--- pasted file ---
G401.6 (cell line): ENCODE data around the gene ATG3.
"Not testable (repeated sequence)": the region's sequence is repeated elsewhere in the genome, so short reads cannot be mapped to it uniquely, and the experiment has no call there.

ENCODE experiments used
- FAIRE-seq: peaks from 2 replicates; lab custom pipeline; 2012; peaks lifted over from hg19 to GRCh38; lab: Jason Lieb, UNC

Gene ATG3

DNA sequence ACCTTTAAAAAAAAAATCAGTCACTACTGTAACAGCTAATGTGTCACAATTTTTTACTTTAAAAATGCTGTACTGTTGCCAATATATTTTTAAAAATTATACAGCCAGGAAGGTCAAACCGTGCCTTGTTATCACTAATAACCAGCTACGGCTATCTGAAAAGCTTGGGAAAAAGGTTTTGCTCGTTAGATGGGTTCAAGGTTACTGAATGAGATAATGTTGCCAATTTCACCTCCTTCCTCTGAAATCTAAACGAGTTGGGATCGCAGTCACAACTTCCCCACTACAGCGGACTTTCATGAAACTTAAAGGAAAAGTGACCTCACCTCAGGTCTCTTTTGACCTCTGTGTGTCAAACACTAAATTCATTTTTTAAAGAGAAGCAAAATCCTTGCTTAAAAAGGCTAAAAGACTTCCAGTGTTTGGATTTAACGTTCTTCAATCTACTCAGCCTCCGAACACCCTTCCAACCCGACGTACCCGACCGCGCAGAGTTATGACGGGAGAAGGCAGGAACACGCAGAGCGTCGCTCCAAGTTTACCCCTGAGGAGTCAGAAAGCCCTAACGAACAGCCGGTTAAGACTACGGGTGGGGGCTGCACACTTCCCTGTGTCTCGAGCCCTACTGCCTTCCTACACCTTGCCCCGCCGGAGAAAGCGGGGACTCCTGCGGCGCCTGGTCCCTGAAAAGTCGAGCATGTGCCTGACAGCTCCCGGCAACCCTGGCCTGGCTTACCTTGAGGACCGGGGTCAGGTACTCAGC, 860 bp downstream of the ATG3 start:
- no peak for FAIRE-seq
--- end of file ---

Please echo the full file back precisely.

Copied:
G401.6 (cell line): ENCODE data around the gene ATG3.
"Not testable (repeated sequence)": the region's sequence is repeated elsewhere in the genome, so short reads cannot be mapped to it uniquely, and the experiment has no call there.

ENCODE experiments used
- FAIRE-seq: peaks from 2 replicates; lab custom pipeline; 2012; peaks lifted over from hg19 to GRCh38; lab: Jason Lieb, UNC

Gene ATG3

DNA sequence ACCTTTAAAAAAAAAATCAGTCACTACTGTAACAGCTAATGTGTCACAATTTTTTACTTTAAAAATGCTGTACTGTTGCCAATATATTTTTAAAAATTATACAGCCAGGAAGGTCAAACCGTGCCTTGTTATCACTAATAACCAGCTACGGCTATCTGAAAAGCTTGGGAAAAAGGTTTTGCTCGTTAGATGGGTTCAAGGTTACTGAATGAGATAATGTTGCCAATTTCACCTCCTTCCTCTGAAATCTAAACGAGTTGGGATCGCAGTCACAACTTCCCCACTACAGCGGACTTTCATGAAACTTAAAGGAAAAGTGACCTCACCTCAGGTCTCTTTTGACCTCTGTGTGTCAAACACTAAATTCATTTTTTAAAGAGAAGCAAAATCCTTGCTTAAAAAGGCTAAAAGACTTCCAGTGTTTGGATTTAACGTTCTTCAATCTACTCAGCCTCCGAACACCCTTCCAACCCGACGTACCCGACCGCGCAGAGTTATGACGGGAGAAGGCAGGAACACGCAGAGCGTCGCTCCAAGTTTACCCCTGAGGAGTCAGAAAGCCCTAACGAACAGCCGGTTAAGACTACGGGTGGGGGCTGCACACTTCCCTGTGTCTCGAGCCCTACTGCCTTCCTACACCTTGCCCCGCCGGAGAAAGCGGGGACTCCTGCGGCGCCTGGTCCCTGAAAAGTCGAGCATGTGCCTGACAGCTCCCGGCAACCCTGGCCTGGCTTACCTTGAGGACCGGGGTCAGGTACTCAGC, 860 bp downstream of the ATG3 start:
- no peak for FAIRE-seq